A billionaire tech mogul rumored to be behind Hulk Hogan's high-profile lawsuit against Gawker has admitted he bankrolled the case, telling The New York Times Wednesday that he wanted to put the gossip website out of business.
According to the Times interview, PayPal founder Peter Thiel quietly put $10 million into funding lawyers to find people Gawker had written about and plan cases against them.
A Florida jury awarded $140 million to Hogan in March in a verdict against Gawker, which had posted a video of him having sex with his then-best friend's wife. The case threatens to put Gawker and its sister websites, like Deadspin and Jezebel, out of business.
This week, rumors swirled that Thiel paid for the case, with reports in Forbes and the Times citing anonymous sources that the billionaire paid for the suit. They also noted that Hogan's legal team decided not to file a claim that would trigger a payout from Gawker's legal insurance, which they said struck legal observers as odd.
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"I saw Gawker pioneer a unique and incredibly damaging way of getting attention by bullying people even when there was no connection with the public interest," Thiel said in the interview with columnist Aaron Ross Sorkin, which was posted online Wednesday night.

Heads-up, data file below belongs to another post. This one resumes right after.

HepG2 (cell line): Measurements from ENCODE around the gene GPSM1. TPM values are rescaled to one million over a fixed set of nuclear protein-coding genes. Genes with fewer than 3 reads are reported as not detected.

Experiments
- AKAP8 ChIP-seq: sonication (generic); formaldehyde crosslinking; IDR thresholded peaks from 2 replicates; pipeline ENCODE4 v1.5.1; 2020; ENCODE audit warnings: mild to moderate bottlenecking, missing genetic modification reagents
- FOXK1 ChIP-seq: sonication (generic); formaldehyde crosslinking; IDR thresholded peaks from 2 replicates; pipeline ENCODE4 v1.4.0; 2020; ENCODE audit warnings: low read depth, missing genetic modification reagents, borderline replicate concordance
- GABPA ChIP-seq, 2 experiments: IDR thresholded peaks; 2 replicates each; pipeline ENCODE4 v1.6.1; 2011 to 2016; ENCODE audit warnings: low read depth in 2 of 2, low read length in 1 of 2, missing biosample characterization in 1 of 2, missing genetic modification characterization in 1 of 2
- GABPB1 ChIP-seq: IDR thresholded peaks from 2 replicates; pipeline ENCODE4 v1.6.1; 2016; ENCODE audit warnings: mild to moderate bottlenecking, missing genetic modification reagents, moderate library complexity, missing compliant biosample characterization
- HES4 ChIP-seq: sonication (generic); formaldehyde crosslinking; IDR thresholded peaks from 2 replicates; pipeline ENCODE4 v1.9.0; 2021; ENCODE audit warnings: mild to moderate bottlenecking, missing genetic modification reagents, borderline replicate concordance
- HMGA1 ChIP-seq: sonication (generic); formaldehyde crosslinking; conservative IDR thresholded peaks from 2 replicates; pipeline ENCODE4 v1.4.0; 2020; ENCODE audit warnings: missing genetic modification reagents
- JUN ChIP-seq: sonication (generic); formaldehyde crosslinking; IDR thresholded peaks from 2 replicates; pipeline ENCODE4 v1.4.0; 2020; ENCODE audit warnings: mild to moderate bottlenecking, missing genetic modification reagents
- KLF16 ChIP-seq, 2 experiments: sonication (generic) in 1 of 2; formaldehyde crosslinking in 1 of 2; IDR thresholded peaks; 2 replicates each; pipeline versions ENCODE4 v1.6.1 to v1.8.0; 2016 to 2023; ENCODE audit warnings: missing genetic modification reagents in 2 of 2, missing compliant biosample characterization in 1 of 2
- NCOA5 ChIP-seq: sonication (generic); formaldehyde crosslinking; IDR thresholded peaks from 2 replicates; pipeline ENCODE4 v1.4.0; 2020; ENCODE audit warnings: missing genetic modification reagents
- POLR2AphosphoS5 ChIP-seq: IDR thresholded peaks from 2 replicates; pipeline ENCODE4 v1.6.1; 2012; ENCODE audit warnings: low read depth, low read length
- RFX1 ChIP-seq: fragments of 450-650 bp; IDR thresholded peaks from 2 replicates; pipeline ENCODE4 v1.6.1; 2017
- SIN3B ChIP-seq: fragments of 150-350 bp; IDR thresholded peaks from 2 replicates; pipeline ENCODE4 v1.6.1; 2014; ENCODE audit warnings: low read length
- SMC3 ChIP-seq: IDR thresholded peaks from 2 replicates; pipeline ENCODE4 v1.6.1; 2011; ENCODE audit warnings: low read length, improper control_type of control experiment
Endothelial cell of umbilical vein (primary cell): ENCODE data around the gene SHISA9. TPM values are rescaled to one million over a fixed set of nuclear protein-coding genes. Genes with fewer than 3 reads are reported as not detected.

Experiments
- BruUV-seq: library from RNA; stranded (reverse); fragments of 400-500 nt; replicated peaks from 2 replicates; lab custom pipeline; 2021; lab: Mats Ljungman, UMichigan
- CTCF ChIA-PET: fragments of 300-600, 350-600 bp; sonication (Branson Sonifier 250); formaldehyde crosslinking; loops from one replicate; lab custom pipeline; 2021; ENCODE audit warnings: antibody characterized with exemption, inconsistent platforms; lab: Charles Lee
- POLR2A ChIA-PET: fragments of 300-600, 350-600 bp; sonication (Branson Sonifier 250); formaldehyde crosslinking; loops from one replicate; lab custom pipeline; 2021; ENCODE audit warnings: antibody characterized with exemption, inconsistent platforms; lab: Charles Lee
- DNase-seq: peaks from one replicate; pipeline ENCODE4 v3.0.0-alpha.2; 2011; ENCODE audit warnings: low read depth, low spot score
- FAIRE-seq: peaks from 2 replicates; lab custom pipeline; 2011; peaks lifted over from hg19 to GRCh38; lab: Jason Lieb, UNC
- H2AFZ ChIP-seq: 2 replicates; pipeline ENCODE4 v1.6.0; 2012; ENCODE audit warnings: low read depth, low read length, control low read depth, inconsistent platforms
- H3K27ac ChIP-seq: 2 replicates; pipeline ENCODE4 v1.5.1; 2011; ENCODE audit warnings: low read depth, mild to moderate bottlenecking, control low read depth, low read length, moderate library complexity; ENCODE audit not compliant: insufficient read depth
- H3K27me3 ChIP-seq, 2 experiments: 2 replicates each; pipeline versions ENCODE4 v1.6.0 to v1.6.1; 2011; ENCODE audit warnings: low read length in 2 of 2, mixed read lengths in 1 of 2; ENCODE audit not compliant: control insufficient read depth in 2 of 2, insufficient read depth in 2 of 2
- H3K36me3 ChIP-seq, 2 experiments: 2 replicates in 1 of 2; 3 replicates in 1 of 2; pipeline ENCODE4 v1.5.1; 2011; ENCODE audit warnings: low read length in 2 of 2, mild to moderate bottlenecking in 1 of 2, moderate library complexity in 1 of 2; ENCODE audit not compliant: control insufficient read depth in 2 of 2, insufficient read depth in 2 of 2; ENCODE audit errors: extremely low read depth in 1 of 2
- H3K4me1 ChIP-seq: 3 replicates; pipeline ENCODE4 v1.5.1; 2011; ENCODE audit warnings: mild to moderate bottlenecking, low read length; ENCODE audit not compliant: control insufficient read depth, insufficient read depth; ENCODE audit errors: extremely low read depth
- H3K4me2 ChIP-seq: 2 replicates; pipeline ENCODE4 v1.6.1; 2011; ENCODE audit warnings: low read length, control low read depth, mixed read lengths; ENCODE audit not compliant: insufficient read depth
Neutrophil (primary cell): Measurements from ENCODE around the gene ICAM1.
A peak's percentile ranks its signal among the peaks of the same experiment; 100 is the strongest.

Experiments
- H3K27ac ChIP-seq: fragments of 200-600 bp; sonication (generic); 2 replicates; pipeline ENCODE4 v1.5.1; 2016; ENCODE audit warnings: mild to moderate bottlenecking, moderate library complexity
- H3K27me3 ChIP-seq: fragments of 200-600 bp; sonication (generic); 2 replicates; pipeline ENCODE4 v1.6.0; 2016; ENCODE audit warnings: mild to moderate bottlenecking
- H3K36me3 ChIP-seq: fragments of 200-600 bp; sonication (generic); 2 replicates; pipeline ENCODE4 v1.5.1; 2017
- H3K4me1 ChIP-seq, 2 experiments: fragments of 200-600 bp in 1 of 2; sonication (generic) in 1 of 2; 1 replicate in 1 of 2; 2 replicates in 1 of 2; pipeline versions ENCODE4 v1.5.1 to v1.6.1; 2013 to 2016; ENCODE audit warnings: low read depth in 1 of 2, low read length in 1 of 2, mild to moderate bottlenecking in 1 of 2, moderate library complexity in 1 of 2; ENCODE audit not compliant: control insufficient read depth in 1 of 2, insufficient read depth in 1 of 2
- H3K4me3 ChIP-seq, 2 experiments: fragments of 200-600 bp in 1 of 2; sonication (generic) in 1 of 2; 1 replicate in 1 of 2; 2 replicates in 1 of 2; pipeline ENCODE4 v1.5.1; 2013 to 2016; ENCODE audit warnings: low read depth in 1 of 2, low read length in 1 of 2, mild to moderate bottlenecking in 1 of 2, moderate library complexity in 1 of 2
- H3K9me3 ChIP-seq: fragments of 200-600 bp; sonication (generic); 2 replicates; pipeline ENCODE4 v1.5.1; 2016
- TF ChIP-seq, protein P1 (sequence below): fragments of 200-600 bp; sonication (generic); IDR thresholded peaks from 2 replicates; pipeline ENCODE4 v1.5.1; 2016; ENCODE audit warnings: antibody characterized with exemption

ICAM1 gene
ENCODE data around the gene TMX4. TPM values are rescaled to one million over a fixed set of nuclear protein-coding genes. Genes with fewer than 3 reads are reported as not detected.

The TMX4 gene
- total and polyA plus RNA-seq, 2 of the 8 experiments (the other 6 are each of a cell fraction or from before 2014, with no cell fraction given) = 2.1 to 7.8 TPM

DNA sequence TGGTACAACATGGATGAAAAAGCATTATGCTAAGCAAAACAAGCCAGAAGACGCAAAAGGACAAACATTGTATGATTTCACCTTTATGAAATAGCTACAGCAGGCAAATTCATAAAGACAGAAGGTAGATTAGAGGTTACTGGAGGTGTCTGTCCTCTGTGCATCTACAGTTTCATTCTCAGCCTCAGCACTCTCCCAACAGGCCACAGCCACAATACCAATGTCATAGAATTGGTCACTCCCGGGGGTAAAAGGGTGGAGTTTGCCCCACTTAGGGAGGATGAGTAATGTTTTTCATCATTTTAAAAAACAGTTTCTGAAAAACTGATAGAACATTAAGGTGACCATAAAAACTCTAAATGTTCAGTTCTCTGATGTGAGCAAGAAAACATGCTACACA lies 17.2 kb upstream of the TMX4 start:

Thiel, who co-founded PayPal and was an early investor in Facebook, was outed as gay by a Gawker-owned website in 2007, and the Gawker empire has run a number of stories skewering Facebook; he still sits on the social network's board.
"The way I’ve thought about this is that Gawker has been a singularly terrible bully. In a way, if I didn’t think Gawker was unique, I wouldn’t have done any of this," Thiel told the Times.
Thiel did not release any other public statements Wednesday night.
Hogan's lawyers wouldn't comment on the Thiel story earlier Wednesday for The Associated Press, before Thiel spoke publicly.
Gawker reacted to the initial reports by saying: "There are very serious questions about whether Hulk Hogan financially benefited, and this case is far from over."
Legal experts say there is nothing illegal — or even unethical — about someone financing a lawsuit. There are entire companies that invest in contingency claims, usually in product liability, personal injury, patent infringement and copyright cases. It is called "litigation financing."
But a billionaire doing it out of what may be spite? That's a little different, experts say.
"As much as this is not at all illegal or unethical, it just smells and feels wrong," said Scott Greenfield, a New York lawyer who is managing editor of Fault Lines, an online legal magazine. "When a rich guy can basically afford to bring down a media outlet, that has horrible social ramifications, even if the particular outfit is one that everybody hates, like Gawker."